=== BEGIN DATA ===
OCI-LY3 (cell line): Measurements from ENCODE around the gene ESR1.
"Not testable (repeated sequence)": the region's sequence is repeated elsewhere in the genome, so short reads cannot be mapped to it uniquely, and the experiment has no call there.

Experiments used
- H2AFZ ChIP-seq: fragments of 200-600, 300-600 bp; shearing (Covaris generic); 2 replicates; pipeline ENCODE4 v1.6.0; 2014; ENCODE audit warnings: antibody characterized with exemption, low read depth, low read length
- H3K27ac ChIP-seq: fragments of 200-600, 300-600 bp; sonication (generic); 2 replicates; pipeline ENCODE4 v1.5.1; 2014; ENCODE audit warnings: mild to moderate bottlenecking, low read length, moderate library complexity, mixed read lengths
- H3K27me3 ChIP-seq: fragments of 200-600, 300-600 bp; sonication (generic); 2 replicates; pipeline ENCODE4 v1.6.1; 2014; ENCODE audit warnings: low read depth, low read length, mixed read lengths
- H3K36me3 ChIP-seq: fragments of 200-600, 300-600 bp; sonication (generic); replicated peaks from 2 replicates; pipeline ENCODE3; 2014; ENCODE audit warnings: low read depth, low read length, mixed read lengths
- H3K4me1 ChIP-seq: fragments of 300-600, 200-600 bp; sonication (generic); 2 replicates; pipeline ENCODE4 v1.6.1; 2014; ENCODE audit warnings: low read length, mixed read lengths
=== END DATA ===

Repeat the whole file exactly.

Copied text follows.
OCI-LY3 (cell line): Measurements from ENCODE around the gene ESR1.
"Not testable (repeated sequence)": the region's sequence is repeated elsewhere in the genome, so short reads cannot be mapped to it uniquely, and the experiment has no call there.

Experiments used
- H2AFZ ChIP-seq: fragments of 200-600, 300-600 bp; shearing (Covaris generic); 2 replicates; pipeline ENCODE4 v1.6.0; 2014; ENCODE audit warnings: antibody characterized with exemption, low read depth, low read length
- H3K27ac ChIP-seq: fragments of 200-600, 300-600 bp; sonication (generic); 2 replicates; pipeline ENCODE4 v1.5.1; 2014; ENCODE audit warnings: mild to moderate bottlenecking, low read length, moderate library complexity, mixed read lengths
- H3K27me3 ChIP-seq: fragments of 200-600, 300-600 bp; sonication (generic); 2 replicates; pipeline ENCODE4 v1.6.1; 2014; ENCODE audit warnings: low read depth, low read length, mixed read lengths
- H3K36me3 ChIP-seq: fragments of 200-600, 300-600 bp; sonication (generic); replicated peaks from 2 replicates; pipeline ENCODE3; 2014; ENCODE audit warnings: low read depth, low read length, mixed read lengths
- H3K4me1 ChIP-seq: fragments of 300-600, 200-600 bp; sonication (generic); 2 replicates; pipeline ENCODE4 v1.6.1; 2014; ENCODE audit warnings: low read length, mixed read lengths